AHISA maintains a strong advocacy effort on behalf of members and their school communities in both the political and public domains, through submissions to government, consultations with politicians and their advisers and engagement with the media.
Concerned by the way deficit model thinking about school reform has dominated policy discourse and media commentary, AHISA has invited politicians and policy makers to consider the process of policy making itself. AHISA advocates for a strengths-based approach to education policy, which recognises the professional expertise of educators and the capacity of schools for innovation and entrepreneurial effort.
AHISA’s members lead diverse schools, ranging in size from less than 200 enrolments to multi-campus schools with over 3,000 enrolments. Members’ schools are located in major city, regional and remote areas and the communities they serve are among the least advantaged and most advantaged in Australia.
In seeking to amplify the voice of its members, AHISA believes it is important to represent the diversity in schooling provision the membership embodies, and promote diversity and choice as strengths of Australia’s education system. To capture the diverse experiences of members and the broad range of challenges they face, AHISA conducts member surveys to inform its submissions.
In 2017-19, substantive submissions were made to a number of reviews and consultations, including: the Review to Achieve Educational Excellence in Australian Schools (the ‘Gonski 2.0 Review’); an investigation by the Chief Scientist into optimising STEM industry-school partnerships; the Religious Freedom Review (the ‘Ruddock Review’); the Closing the Gap Refresh consultation; a Senate inquiry into the effectiveness of current temporary skilled visa system; a House of Representatives inquiry into the status of the teaching profession; the Expert Review of Australia’s VET System; a consultation on the National Strategy for Regional, Rural and Remote Education; and the NAPLAN Reporting Review.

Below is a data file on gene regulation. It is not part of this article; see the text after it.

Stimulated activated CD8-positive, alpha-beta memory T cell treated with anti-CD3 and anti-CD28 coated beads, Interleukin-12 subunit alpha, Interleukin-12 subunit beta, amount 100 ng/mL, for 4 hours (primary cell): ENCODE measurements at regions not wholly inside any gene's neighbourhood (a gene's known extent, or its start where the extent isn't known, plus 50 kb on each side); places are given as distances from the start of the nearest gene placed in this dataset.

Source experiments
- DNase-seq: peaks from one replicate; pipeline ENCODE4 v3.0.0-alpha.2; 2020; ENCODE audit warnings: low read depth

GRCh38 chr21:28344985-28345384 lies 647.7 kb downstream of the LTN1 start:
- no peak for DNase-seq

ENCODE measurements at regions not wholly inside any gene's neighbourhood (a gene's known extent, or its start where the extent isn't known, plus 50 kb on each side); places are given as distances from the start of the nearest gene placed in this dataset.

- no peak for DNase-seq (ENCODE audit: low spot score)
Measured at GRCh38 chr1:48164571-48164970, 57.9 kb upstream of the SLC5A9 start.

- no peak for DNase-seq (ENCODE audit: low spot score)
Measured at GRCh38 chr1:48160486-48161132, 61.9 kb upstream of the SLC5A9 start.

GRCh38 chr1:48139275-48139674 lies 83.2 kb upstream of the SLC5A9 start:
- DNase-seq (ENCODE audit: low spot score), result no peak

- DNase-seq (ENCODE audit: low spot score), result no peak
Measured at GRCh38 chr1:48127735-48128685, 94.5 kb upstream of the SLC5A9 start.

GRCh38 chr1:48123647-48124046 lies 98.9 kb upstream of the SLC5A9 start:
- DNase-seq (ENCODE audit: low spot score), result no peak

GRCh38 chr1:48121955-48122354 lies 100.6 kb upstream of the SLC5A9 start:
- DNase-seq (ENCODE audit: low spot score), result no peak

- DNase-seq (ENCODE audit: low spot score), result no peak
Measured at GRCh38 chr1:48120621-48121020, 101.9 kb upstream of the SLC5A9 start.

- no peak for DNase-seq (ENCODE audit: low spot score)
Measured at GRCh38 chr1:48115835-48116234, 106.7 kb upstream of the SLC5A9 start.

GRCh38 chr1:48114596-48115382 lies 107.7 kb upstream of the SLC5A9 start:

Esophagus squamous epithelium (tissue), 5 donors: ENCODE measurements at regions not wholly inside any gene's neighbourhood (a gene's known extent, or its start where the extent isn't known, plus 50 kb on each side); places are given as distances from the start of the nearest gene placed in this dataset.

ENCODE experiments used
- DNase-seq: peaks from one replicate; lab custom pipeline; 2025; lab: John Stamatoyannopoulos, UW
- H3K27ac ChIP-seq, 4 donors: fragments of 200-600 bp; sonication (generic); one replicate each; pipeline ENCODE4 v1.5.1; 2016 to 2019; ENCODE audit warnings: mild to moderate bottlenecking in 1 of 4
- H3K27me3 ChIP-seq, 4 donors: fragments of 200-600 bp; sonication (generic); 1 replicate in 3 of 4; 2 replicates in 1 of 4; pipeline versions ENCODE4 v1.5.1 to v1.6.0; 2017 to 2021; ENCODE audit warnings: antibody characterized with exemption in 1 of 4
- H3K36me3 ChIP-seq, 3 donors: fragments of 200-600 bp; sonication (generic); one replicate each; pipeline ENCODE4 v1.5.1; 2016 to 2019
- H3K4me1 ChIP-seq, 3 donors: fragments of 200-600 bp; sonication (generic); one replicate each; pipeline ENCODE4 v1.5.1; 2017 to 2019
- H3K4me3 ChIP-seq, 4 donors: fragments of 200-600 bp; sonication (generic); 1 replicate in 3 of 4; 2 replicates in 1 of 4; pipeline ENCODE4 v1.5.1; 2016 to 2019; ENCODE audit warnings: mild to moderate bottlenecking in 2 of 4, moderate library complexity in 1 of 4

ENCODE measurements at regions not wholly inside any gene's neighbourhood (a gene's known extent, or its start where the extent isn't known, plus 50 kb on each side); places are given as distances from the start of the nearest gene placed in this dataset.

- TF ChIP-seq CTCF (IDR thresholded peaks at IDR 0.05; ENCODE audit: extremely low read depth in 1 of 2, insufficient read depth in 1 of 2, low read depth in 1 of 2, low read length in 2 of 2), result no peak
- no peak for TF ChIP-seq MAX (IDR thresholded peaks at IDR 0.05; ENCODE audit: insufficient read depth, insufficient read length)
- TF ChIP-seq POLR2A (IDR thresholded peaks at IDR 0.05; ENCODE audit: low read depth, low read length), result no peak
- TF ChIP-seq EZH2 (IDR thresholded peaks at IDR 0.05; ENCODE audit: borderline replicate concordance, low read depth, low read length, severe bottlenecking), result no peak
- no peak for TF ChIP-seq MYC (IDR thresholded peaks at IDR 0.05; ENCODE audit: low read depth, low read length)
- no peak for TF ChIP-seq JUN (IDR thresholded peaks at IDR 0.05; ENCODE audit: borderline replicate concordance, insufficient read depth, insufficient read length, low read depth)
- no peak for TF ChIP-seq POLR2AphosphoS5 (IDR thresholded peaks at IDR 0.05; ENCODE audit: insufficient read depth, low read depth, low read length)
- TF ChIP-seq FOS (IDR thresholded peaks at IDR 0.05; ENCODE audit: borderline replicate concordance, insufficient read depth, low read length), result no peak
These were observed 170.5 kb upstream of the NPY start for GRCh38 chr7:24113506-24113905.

In keeping with AHISA’s tradition of advocating on student welfare issues, submissions were also made on the Draft National Alcohol Strategy 2018-2026 and to a Senate inquiry into gaming micro-transactions for chance-based items, which examined concerns that some video game applications are a form of gambling.
In 2018, following a call by Papua New Guinea’s Deputy Prime Minister and Treasurer, the Hon Charles Abel, that Australia establish a scholarship program to place PNG students in Australian boarding schools, AHISA worked with the Australian Boarding Schools Association (ABSA) on a submission to the Minister for Foreign Affairs with recommendations to support the successful implementation of such a program. In 2019, AHISA and ABSA were invited to consult further with departmental officials.
During the biennium AHISA established a valuable collaborative relationship with Christian Schools Australia, which generously shared its understanding of discrimination law as AHISA prepared submissions to and appeared at hearings for Parliamentary inquiries relating to exemptions to anti-discrimination laws for faith-based educational institutions.